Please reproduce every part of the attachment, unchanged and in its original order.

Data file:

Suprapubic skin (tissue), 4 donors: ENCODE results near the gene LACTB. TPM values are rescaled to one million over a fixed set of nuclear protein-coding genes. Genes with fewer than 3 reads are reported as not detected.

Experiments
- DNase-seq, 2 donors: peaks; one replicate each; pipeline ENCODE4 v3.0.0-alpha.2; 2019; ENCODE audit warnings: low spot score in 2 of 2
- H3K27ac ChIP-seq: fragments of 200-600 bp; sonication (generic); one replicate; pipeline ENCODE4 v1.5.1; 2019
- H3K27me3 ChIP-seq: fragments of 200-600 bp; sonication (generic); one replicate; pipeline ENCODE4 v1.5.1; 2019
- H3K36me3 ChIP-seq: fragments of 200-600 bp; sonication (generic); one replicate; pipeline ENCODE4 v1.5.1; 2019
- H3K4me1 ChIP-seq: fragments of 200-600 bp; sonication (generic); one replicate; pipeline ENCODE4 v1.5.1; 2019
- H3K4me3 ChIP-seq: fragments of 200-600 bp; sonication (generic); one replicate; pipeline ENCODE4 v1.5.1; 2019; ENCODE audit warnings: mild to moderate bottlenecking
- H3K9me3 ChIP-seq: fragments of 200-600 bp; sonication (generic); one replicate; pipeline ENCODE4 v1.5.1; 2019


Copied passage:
Suprapubic skin (tissue), 4 donors: ENCODE results near the gene LACTB. TPM values are rescaled to one million over a fixed set of nuclear protein-coding genes. Genes with fewer than 3 reads are reported as not detected.

Experiments
- DNase-seq, 2 donors: peaks; one replicate each; pipeline ENCODE4 v3.0.0-alpha.2; 2019; ENCODE audit warnings: low spot score in 2 of 2
- H3K27ac ChIP-seq: fragments of 200-600 bp; sonication (generic); one replicate; pipeline ENCODE4 v1.5.1; 2019
- H3K27me3 ChIP-seq: fragments of 200-600 bp; sonication (generic); one replicate; pipeline ENCODE4 v1.5.1; 2019
- H3K36me3 ChIP-seq: fragments of 200-600 bp; sonication (generic); one replicate; pipeline ENCODE4 v1.5.1; 2019
- H3K4me1 ChIP-seq: fragments of 200-600 bp; sonication (generic); one replicate; pipeline ENCODE4 v1.5.1; 2019
- H3K4me3 ChIP-seq: fragments of 200-600 bp; sonication (generic); one replicate; pipeline ENCODE4 v1.5.1; 2019; ENCODE audit warnings: mild to moderate bottlenecking
- H3K9me3 ChIP-seq: fragments of 200-600 bp; sonication (generic); one replicate; pipeline ENCODE4 v1.5.1; 2019